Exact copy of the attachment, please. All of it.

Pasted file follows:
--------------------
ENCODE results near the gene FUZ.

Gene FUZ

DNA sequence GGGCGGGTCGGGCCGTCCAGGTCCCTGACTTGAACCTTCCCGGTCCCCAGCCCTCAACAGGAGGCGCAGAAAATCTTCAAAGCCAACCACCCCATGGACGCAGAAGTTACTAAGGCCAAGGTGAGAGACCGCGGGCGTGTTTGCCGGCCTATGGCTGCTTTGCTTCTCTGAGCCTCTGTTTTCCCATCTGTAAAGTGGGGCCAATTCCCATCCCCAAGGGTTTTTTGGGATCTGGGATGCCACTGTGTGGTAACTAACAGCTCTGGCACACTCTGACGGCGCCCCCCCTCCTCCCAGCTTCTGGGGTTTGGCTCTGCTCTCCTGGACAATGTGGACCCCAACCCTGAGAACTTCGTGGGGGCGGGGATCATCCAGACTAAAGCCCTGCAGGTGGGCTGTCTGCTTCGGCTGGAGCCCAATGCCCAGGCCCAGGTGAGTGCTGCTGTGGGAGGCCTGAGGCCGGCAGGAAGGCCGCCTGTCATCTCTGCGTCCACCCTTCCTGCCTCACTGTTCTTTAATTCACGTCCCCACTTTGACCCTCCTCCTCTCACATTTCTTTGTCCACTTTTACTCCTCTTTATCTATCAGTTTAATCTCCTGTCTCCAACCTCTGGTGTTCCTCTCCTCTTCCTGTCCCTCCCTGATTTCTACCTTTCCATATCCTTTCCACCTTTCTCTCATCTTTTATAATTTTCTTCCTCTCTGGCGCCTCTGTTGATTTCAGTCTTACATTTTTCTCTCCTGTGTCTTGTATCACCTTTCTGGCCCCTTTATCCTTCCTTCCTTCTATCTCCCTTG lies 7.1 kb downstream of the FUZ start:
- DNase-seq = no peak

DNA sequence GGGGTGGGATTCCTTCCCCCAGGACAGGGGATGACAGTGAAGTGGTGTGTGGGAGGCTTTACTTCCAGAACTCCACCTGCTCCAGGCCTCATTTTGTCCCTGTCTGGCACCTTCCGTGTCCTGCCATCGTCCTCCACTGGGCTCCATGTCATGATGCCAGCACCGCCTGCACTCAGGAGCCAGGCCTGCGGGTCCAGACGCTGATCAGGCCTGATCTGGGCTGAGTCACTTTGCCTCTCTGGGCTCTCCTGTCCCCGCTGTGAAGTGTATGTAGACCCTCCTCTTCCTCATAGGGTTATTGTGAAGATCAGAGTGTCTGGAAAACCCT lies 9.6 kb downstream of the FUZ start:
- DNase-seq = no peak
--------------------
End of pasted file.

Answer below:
ENCODE results near the gene FUZ.

Gene FUZ

DNA sequence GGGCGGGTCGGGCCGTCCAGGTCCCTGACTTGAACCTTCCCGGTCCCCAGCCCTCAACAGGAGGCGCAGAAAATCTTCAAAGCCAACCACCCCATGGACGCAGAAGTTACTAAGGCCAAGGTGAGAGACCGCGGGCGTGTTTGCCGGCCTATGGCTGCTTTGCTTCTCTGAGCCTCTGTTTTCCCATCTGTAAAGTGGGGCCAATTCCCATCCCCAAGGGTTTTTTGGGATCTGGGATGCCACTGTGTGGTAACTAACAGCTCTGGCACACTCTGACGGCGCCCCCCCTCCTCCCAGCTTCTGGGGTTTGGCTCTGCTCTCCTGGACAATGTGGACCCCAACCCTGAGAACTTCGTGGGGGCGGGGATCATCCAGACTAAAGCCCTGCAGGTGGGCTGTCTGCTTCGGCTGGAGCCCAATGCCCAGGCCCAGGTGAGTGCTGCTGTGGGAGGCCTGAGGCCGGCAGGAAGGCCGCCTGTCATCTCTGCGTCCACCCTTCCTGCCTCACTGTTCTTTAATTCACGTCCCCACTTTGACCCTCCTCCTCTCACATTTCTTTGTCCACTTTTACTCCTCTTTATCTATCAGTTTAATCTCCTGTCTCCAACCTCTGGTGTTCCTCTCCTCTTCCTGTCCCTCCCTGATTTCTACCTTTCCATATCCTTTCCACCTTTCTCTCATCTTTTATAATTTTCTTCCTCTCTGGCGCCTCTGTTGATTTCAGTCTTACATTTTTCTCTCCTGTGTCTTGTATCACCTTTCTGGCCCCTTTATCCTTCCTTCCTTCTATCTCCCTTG lies 7.1 kb downstream of the FUZ start:
- DNase-seq = no peak

DNA sequence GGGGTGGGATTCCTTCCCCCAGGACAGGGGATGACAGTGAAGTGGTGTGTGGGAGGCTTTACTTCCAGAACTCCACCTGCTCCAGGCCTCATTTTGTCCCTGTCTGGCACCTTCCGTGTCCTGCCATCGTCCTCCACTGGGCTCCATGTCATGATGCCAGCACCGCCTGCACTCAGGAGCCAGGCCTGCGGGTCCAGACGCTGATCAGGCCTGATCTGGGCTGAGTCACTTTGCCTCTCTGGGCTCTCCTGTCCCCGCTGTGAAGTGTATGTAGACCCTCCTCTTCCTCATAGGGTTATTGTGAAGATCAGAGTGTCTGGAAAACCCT lies 9.6 kb downstream of the FUZ start:
- DNase-seq = no peak